A man arrested but never charged in connection with an investigation into child sexual grooming has lost a legal battle to keep his identity secret.
Tariq Khuja attempted to use privacy laws to stop press and media reports after he was named at the high profile 2013 trial of nine men from Oxford.
The Supreme Court stressed Mr Khuja was an innocent man but ruled he had no “reasonable expectation of privacy” under human rights legislation.
The judges lifted an anonymity order.
Seven men were jailed at the Old Bailey in May 2013 for serious sexual offences in connection with what became known as the “Oxford grooming case”.
The Supreme Court ruling, by a 5-2 majority, stemmed from an attempt by the Times and the Oxford Mail newspapers to name Mr Khuja.
BBC legal correspondent Clive Coleman described the court’s decision as significant, saying it reaffirmed the powerful principle of open justice.
The case examined the rights of the press and public under Article 10 of the European Convention on Human Rights to freedom of expression and the rights of Mr Khuja and his family under Article 8.
Described as a “prominent figure in the Oxford Area” Mr Khuja had been arrested in March 2012 after one of the complainants told police she had been abused by a man with his first name. She failed to pick him out at an identity parade and he was released.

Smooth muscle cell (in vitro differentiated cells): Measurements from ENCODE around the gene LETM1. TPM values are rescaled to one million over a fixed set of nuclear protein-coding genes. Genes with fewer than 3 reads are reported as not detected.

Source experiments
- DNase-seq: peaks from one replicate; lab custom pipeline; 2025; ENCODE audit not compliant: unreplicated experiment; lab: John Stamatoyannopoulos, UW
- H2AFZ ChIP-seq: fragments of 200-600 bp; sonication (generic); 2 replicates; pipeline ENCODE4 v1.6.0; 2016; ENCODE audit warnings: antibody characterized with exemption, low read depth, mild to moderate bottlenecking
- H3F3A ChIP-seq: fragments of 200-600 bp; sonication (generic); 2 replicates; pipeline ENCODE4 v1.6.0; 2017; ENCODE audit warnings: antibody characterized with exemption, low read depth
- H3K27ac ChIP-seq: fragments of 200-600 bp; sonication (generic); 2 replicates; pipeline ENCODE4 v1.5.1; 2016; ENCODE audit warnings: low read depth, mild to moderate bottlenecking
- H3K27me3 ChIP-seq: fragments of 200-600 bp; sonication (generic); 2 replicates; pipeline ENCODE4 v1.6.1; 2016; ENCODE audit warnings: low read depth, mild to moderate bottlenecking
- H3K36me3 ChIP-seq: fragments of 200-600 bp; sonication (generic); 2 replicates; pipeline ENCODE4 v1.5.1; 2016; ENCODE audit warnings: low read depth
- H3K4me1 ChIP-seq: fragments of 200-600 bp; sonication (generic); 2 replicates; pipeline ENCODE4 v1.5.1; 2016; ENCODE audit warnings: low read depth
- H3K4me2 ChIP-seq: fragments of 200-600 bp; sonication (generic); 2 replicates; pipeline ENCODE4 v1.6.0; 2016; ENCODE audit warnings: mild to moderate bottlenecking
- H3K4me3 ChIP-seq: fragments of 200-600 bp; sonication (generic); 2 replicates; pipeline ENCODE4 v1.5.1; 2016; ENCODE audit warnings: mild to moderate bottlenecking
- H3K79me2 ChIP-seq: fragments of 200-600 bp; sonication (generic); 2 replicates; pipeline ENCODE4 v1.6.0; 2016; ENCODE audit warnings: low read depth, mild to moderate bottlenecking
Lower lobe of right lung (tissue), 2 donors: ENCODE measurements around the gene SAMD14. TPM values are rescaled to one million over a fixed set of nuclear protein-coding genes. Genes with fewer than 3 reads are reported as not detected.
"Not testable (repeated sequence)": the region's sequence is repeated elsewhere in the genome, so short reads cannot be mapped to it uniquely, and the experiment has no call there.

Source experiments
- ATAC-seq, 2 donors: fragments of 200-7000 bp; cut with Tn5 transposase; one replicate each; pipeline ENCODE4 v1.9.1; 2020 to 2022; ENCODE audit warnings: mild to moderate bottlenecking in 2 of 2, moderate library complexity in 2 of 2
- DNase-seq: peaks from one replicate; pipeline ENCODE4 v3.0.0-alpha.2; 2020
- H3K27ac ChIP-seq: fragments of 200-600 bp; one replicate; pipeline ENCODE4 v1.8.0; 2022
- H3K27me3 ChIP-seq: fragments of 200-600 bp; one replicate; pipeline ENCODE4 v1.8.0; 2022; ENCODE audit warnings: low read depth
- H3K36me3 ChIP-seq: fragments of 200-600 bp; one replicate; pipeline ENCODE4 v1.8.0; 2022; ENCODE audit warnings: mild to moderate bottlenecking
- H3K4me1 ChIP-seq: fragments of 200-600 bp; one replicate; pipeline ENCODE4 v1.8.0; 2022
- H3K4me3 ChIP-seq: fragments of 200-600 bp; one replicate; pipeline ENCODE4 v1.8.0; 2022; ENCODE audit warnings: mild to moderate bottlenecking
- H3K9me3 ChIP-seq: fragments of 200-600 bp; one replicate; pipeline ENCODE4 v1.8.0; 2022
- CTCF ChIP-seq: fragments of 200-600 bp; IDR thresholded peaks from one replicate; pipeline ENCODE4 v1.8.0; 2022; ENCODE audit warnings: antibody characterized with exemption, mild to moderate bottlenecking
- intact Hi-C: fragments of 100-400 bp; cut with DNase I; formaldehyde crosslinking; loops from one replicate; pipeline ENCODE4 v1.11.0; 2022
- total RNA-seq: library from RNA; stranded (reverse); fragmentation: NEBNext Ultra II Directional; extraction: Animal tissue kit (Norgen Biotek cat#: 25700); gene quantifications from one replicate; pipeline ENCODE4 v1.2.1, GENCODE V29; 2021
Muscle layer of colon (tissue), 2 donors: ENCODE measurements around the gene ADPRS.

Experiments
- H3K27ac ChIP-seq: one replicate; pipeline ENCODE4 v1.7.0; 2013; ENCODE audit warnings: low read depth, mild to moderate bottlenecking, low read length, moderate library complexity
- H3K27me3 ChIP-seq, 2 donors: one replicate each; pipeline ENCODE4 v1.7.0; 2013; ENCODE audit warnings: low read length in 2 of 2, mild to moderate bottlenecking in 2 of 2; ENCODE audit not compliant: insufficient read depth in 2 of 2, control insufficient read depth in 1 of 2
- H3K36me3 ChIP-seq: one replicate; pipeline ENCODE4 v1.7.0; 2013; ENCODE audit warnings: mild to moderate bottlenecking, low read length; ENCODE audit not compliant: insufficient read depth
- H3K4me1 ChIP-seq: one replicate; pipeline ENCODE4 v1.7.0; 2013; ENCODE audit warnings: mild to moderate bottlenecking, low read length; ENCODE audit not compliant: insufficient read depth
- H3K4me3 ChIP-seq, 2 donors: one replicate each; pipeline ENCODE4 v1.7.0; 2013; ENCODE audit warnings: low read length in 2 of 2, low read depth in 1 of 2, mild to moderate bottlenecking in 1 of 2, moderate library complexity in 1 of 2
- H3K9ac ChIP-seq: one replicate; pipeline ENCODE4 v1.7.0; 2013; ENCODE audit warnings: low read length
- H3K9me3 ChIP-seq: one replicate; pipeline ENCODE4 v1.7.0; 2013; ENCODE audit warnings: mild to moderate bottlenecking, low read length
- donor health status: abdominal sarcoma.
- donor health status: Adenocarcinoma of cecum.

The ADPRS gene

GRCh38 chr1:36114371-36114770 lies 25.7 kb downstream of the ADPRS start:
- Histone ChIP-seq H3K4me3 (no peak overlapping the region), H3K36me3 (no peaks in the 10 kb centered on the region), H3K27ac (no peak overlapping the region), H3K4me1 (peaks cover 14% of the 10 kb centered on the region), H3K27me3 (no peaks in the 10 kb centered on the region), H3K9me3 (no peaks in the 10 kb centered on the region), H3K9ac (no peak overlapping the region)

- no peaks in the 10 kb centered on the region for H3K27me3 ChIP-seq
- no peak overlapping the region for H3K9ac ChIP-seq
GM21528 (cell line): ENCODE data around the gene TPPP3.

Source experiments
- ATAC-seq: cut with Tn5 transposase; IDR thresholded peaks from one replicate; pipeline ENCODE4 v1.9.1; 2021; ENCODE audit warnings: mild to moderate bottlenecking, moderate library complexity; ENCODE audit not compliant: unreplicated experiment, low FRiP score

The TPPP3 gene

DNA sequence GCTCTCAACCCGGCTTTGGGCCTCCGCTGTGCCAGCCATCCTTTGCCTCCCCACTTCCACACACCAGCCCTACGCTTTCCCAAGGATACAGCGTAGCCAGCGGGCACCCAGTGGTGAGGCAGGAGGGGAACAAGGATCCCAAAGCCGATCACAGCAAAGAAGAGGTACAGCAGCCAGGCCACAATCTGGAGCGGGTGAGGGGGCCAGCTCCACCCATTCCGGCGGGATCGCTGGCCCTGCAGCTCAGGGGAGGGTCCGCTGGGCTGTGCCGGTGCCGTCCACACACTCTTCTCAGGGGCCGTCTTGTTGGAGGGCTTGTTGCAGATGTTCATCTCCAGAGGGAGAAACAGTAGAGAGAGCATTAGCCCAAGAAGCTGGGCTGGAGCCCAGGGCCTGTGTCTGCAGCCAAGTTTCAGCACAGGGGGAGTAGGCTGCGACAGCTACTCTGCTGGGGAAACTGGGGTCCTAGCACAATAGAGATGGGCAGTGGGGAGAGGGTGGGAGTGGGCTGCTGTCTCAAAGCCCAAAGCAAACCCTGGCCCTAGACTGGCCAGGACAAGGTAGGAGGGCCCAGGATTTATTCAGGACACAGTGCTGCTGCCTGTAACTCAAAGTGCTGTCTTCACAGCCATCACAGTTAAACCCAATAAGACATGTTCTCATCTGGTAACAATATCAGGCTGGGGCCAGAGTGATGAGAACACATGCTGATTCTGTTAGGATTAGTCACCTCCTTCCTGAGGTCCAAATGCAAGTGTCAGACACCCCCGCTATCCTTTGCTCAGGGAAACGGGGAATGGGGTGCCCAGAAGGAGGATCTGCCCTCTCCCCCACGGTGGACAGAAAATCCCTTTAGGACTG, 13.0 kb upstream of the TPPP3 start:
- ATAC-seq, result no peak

Orders imposed during the magistrates and crown court proceedings had prevented Mr Khuja’s name from being published in case reports prejudiced a future trial.
He was subsequently told he would be released without charge although his case would be kept under review.
The newspapers applied to lift the anonymity order on the basis there were no pending or imminent proceedings.
But Mr Khuja then applied to the High Court for a privacy injunction to stop publication on the basis it was needed to protect his private and family life. The court rejected the application and the Court of Appeal dismissed his appeal.
Giving the Supreme Court’s judgment, Lord Sumption said the case related to matters discussed at a public trial and the public interest in allowing press reporting of court proceedings extended to Mr Khuja’s identity.
“The impact on his family life was indirect and incidental. Neither he nor his family participated in any capacity at the trial, and nothing that was said at the trial related to his family,” he said.
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